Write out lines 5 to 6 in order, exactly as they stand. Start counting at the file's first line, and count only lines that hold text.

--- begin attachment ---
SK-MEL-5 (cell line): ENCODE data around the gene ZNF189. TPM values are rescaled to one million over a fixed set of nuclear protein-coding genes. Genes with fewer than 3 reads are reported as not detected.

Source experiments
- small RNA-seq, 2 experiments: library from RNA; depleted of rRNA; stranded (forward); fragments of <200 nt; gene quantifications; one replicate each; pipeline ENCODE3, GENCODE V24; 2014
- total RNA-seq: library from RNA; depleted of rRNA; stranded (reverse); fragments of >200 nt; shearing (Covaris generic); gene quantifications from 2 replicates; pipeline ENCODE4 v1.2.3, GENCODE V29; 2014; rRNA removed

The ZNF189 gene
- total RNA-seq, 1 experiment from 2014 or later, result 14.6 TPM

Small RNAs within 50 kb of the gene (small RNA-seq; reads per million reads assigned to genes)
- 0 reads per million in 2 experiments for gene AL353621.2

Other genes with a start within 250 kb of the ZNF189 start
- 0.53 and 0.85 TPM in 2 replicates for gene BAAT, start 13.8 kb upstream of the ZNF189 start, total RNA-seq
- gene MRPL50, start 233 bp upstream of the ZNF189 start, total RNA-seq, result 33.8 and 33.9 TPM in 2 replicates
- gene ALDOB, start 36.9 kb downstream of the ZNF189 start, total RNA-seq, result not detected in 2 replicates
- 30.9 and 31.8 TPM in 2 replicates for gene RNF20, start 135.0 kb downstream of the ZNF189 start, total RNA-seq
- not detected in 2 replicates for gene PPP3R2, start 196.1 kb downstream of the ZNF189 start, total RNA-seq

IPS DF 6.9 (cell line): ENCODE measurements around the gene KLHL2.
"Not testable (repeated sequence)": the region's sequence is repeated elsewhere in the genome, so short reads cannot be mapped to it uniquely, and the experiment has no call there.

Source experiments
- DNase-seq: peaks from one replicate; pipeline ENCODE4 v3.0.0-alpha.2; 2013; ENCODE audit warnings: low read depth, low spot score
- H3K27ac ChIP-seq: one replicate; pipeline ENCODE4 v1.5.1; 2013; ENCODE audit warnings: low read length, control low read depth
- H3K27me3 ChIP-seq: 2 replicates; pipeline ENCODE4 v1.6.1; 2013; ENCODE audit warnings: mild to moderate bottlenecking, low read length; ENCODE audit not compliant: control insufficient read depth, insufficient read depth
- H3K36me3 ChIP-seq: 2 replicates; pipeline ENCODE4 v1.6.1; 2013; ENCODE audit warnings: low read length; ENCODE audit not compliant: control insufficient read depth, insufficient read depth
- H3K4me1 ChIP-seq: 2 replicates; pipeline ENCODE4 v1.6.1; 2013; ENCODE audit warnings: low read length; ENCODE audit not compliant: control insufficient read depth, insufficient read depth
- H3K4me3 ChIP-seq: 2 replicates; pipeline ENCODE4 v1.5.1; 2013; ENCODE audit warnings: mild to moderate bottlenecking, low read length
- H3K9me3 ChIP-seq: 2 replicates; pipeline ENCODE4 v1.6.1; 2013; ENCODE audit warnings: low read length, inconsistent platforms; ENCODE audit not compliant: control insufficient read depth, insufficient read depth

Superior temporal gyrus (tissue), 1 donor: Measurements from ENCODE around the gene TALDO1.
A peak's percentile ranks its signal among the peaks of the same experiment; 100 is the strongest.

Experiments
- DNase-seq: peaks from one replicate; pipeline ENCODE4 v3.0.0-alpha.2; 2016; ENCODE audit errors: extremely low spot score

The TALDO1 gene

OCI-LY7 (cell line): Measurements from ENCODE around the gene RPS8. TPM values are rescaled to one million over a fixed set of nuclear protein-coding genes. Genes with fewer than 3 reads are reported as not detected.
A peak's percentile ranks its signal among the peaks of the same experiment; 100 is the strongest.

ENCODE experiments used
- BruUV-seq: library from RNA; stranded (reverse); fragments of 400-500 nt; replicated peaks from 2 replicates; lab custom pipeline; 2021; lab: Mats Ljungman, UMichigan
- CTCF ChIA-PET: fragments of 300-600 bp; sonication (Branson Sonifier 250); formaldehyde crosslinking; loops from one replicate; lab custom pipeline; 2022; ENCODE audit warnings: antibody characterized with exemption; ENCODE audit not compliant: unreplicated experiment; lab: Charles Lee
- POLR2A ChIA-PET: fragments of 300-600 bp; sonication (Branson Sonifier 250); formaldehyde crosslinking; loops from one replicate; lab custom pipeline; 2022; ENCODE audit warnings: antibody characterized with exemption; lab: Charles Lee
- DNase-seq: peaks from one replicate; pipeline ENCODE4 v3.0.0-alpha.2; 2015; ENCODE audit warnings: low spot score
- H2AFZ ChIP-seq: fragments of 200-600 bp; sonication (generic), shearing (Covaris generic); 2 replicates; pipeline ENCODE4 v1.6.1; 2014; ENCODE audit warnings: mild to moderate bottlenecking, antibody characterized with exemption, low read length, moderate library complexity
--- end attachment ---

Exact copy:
The ZNF189 gene
- total RNA-seq, 1 experiment from 2014 or later, result 14.6 TPM